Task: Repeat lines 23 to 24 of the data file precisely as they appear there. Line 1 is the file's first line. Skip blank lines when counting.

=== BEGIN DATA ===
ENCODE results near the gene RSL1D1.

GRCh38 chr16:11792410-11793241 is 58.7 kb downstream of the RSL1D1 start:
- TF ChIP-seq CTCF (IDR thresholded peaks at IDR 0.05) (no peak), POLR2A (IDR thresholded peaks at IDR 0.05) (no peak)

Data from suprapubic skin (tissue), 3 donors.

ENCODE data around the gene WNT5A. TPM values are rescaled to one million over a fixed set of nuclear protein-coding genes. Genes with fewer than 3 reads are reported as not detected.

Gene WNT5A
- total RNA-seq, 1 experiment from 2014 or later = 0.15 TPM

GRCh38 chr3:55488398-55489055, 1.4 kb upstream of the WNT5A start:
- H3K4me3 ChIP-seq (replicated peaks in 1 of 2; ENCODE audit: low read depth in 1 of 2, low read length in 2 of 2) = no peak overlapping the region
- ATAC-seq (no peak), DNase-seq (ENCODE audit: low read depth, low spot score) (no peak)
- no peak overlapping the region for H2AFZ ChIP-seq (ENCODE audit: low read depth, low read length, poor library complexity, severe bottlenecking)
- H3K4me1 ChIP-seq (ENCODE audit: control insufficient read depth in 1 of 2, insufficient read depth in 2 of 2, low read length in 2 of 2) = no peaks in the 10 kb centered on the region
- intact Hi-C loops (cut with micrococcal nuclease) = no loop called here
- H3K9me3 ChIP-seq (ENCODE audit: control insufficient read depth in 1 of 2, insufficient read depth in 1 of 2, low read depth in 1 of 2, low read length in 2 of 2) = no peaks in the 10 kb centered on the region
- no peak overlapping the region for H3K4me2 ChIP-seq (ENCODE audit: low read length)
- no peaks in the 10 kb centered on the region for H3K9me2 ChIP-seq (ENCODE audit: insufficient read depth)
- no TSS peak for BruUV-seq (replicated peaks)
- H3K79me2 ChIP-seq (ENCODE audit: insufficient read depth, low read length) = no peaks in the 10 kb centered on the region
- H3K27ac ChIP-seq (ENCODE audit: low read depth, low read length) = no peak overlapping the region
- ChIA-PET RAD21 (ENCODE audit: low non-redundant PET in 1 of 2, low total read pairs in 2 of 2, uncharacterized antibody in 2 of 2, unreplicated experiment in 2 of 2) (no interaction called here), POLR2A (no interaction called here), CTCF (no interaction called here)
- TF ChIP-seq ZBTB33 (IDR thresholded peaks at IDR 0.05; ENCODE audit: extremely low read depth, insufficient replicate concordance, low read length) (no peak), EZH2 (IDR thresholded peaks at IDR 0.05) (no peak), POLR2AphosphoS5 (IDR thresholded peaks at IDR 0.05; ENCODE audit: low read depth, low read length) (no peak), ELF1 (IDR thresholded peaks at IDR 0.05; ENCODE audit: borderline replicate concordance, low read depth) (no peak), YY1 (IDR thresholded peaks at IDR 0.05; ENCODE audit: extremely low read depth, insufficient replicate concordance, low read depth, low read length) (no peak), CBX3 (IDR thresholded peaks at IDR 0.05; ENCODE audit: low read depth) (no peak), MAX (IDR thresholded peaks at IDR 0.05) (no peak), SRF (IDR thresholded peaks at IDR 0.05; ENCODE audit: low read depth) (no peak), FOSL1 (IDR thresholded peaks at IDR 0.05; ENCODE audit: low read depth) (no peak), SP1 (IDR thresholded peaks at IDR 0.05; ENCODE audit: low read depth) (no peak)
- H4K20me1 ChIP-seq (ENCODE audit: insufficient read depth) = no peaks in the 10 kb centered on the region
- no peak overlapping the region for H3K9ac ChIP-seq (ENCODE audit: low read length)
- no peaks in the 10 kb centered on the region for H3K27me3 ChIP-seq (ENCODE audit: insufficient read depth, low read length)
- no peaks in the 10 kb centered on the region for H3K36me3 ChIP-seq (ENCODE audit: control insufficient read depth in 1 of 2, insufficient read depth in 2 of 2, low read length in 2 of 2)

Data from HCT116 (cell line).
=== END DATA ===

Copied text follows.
- no peak overlapping the region for H3K9ac ChIP-seq (ENCODE audit: low read length)
- no peaks in the 10 kb centered on the region for H3K27me3 ChIP-seq (ENCODE audit: insufficient read depth, low read length)